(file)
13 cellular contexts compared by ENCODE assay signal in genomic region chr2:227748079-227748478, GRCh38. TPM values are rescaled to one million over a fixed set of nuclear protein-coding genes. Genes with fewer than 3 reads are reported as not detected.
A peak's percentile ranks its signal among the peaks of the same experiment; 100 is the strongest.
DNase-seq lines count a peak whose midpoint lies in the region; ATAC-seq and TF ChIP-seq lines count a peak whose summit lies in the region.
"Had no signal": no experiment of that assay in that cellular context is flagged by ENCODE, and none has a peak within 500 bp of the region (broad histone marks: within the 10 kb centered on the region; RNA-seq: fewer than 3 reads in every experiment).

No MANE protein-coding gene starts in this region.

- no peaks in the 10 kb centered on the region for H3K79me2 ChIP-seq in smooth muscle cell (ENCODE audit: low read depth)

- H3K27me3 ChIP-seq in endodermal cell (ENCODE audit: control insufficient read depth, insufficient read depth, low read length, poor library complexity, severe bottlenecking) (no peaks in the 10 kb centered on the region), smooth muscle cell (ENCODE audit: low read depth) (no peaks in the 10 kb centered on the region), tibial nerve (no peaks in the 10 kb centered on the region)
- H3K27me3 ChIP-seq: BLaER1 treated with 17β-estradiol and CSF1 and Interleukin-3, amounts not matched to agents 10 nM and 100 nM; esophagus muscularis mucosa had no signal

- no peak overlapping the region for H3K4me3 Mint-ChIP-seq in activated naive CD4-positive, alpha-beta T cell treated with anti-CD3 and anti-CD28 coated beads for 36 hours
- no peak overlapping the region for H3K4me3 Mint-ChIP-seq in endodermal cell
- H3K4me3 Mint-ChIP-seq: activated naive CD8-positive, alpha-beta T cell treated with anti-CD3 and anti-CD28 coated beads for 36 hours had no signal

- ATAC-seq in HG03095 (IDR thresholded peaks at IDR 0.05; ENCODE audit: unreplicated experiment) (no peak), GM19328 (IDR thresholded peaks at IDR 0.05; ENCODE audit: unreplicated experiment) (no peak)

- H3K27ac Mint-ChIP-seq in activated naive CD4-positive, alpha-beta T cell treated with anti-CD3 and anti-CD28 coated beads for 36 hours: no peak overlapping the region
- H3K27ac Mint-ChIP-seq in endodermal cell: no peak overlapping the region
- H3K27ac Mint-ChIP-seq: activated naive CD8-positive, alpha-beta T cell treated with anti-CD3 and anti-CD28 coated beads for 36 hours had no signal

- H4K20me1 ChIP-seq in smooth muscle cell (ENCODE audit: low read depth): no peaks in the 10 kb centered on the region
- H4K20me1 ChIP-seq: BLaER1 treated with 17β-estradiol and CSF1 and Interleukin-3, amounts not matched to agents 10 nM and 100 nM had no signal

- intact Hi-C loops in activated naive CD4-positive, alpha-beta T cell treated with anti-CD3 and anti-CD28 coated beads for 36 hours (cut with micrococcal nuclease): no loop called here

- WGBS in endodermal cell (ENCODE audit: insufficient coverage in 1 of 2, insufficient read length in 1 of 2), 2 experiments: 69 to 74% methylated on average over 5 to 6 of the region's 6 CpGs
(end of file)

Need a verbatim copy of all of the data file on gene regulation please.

13 cellular contexts compared by ENCODE assay signal in genomic region chr2:227748079-227748478, GRCh38. TPM values are rescaled to one million over a fixed set of nuclear protein-coding genes. Genes with fewer than 3 reads are reported as not detected.
A peak's percentile ranks its signal among the peaks of the same experiment; 100 is the strongest.
DNase-seq lines count a peak whose midpoint lies in the region; ATAC-seq and TF ChIP-seq lines count a peak whose summit lies in the region.
"Had no signal": no experiment of that assay in that cellular context is flagged by ENCODE, and none has a peak within 500 bp of the region (broad histone marks: within the 10 kb centered on the region; RNA-seq: fewer than 3 reads in every experiment).

No MANE protein-coding gene starts in this region.

- no peaks in the 10 kb centered on the region for H3K79me2 ChIP-seq in smooth muscle cell (ENCODE audit: low read depth)

- H3K27me3 ChIP-seq in endodermal cell (ENCODE audit: control insufficient read depth, insufficient read depth, low read length, poor library complexity, severe bottlenecking) (no peaks in the 10 kb centered on the region), smooth muscle cell (ENCODE audit: low read depth) (no peaks in the 10 kb centered on the region), tibial nerve (no peaks in the 10 kb centered on the region)
- H3K27me3 ChIP-seq: BLaER1 treated with 17β-estradiol and CSF1 and Interleukin-3, amounts not matched to agents 10 nM and 100 nM; esophagus muscularis mucosa had no signal

- no peak overlapping the region for H3K4me3 Mint-ChIP-seq in activated naive CD4-positive, alpha-beta T cell treated with anti-CD3 and anti-CD28 coated beads for 36 hours
- no peak overlapping the region for H3K4me3 Mint-ChIP-seq in endodermal cell
- H3K4me3 Mint-ChIP-seq: activated naive CD8-positive, alpha-beta T cell treated with anti-CD3 and anti-CD28 coated beads for 36 hours had no signal

- ATAC-seq in HG03095 (IDR thresholded peaks at IDR 0.05; ENCODE audit: unreplicated experiment) (no peak), GM19328 (IDR thresholded peaks at IDR 0.05; ENCODE audit: unreplicated experiment) (no peak)

- H3K27ac Mint-ChIP-seq in activated naive CD4-positive, alpha-beta T cell treated with anti-CD3 and anti-CD28 coated beads for 36 hours: no peak overlapping the region
- H3K27ac Mint-ChIP-seq in endodermal cell: no peak overlapping the region
- H3K27ac Mint-ChIP-seq: activated naive CD8-positive, alpha-beta T cell treated with anti-CD3 and anti-CD28 coated beads for 36 hours had no signal

- H4K20me1 ChIP-seq in smooth muscle cell (ENCODE audit: low read depth): no peaks in the 10 kb centered on the region
- H4K20me1 ChIP-seq: BLaER1 treated with 17β-estradiol and CSF1 and Interleukin-3, amounts not matched to agents 10 nM and 100 nM had no signal

- intact Hi-C loops in activated naive CD4-positive, alpha-beta T cell treated with anti-CD3 and anti-CD28 coated beads for 36 hours (cut with micrococcal nuclease): no loop called here

- WGBS in endodermal cell (ENCODE audit: insufficient coverage in 1 of 2, insufficient read length in 1 of 2), 2 experiments: 69 to 74% methylated on average over 5 to 6 of the region's 6 CpGs